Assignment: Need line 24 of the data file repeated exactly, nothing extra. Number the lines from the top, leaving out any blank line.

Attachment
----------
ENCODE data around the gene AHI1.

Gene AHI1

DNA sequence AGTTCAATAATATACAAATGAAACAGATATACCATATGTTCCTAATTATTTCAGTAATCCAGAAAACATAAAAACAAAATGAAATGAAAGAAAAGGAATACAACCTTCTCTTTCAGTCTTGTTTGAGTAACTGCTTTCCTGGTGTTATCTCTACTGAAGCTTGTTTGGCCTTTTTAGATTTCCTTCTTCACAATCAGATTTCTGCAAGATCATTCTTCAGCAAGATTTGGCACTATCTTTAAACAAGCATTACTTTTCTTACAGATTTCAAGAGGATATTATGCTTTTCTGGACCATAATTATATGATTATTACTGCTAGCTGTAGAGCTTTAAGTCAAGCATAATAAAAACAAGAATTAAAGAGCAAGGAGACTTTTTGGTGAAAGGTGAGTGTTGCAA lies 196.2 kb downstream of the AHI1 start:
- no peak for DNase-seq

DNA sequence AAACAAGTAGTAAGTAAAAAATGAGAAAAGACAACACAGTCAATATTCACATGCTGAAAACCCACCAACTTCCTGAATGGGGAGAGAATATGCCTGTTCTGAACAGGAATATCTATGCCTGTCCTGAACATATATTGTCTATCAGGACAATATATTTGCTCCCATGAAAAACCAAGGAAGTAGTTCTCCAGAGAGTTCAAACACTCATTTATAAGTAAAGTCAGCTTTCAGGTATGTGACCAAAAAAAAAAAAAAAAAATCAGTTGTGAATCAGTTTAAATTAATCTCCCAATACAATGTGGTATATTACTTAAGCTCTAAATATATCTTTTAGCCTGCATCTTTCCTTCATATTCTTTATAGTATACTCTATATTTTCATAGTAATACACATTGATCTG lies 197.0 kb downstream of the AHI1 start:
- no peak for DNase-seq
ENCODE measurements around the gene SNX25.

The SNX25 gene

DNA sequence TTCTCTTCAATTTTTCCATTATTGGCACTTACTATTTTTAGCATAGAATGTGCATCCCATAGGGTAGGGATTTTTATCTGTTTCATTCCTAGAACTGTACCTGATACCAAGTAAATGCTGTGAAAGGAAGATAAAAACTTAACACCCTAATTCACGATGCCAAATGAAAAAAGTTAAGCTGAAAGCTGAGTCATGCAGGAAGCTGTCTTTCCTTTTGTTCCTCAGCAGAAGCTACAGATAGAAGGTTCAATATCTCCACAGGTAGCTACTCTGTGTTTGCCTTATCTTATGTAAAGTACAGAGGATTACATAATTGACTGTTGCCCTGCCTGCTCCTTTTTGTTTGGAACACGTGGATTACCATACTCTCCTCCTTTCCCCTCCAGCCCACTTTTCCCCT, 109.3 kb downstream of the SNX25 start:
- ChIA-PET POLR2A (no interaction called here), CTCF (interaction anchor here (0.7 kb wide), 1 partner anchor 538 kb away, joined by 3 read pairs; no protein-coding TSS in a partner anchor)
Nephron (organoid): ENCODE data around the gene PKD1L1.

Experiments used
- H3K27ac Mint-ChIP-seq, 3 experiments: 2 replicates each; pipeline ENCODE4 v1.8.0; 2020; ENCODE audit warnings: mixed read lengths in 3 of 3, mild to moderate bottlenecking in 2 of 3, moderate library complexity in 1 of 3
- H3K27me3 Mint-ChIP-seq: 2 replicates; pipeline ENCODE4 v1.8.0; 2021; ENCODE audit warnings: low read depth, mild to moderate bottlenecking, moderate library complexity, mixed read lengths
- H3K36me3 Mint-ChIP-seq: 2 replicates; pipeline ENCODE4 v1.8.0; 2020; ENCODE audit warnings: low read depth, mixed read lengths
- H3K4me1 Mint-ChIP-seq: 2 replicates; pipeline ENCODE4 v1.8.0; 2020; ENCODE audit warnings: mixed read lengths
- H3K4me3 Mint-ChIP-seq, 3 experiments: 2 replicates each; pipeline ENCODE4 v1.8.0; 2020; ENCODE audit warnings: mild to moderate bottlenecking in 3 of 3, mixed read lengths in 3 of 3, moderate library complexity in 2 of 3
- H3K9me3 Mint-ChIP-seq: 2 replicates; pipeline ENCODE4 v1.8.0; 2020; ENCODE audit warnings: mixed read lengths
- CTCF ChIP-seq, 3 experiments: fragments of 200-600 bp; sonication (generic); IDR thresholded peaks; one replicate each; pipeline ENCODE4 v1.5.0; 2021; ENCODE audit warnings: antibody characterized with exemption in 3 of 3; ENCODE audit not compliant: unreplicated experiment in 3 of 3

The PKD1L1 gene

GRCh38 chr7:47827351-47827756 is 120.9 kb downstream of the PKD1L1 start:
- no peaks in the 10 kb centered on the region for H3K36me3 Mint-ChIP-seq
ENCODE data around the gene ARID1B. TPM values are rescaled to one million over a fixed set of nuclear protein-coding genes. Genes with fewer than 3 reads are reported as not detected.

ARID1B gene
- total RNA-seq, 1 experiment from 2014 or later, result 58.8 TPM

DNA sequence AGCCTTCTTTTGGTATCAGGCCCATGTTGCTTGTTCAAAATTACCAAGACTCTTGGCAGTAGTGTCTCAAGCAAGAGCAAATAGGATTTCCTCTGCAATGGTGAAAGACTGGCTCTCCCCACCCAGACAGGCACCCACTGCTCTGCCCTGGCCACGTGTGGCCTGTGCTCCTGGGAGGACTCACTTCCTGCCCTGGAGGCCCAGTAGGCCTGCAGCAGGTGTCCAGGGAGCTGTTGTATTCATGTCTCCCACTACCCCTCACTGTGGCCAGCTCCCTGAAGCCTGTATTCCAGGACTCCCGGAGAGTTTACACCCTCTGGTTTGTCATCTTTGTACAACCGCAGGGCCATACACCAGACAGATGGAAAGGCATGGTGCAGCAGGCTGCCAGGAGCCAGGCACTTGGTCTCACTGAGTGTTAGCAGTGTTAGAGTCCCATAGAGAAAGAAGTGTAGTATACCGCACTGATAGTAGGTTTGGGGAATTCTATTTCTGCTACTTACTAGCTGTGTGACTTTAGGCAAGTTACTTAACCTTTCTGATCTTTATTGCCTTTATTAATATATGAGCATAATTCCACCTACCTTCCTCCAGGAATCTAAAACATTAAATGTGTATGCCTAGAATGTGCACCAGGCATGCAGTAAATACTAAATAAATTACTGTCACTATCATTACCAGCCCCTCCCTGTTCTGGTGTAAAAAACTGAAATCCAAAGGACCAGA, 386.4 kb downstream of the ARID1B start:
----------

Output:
ARID1B gene